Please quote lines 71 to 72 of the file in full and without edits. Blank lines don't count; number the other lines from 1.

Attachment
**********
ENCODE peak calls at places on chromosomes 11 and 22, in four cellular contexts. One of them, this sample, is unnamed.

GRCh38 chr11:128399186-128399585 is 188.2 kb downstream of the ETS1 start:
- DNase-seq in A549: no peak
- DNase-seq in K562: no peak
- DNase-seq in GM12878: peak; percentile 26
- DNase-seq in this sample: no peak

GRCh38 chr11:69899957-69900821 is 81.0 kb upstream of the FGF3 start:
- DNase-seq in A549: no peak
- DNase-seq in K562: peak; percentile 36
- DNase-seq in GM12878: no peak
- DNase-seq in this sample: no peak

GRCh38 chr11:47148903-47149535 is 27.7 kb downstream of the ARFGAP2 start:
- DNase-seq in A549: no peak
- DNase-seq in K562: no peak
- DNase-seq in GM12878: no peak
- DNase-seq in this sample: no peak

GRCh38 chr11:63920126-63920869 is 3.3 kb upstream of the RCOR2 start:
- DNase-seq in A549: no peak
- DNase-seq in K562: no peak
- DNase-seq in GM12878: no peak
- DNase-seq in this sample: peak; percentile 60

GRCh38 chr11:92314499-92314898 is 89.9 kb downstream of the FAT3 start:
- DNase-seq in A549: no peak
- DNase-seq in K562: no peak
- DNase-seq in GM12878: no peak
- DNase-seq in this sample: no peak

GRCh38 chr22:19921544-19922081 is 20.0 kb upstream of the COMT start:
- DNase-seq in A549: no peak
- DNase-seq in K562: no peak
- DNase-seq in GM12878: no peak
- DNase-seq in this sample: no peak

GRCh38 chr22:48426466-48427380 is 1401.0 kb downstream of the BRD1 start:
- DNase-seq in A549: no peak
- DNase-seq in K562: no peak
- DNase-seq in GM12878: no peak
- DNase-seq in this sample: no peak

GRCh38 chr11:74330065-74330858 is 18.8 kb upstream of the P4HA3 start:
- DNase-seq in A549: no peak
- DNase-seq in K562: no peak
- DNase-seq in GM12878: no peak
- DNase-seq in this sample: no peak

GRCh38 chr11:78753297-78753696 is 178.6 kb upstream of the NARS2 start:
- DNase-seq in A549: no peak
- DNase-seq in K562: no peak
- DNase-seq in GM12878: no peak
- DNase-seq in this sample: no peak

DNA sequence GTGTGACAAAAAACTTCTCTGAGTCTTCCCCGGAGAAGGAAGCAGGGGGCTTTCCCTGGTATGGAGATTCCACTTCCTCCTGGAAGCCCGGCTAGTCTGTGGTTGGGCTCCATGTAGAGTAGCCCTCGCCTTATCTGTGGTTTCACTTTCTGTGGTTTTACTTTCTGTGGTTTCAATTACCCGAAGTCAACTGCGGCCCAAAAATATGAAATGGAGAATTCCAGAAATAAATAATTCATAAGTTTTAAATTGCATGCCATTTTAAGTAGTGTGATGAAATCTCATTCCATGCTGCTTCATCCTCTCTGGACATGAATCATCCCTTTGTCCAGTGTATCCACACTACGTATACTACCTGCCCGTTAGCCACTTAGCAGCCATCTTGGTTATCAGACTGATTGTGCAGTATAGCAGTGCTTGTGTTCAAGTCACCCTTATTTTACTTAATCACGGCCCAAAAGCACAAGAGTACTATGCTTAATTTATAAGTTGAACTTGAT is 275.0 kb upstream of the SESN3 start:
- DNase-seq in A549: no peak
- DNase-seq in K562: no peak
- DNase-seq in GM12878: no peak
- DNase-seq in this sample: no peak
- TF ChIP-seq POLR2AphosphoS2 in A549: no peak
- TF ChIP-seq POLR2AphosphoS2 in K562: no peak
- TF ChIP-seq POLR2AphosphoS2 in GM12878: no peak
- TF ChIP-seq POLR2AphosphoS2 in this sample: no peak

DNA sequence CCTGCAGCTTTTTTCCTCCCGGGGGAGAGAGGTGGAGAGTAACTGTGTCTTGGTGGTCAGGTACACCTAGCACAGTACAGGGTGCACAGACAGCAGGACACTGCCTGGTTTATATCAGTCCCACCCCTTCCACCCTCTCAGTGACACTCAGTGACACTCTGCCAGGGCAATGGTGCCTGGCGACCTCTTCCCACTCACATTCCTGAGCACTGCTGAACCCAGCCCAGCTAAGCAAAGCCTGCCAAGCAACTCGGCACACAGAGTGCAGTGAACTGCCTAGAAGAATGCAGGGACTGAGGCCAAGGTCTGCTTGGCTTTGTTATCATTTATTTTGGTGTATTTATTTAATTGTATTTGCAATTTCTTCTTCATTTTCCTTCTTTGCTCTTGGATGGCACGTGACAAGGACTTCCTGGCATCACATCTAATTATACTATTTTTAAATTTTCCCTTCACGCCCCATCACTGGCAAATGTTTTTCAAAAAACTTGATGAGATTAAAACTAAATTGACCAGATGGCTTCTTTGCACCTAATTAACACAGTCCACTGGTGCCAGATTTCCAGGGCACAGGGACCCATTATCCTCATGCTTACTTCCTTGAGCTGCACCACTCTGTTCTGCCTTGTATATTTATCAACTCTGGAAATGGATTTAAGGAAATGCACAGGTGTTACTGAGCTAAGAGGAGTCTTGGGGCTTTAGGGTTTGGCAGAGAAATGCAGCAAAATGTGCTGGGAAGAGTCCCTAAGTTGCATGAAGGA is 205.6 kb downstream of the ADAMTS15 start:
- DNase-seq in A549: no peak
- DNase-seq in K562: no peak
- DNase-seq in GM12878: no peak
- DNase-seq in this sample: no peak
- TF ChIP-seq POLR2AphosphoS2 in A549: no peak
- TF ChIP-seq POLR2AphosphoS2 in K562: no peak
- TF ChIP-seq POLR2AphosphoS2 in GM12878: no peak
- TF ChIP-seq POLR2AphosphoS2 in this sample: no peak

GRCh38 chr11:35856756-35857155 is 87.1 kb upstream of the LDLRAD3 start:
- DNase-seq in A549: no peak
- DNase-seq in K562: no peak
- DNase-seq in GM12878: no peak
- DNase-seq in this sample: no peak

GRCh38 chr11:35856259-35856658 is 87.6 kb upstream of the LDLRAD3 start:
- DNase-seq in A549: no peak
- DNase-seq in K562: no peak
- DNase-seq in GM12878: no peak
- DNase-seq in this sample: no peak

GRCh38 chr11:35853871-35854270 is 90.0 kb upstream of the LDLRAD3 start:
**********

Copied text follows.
- DNase-seq in A549: no peak
- DNase-seq in K562: no peak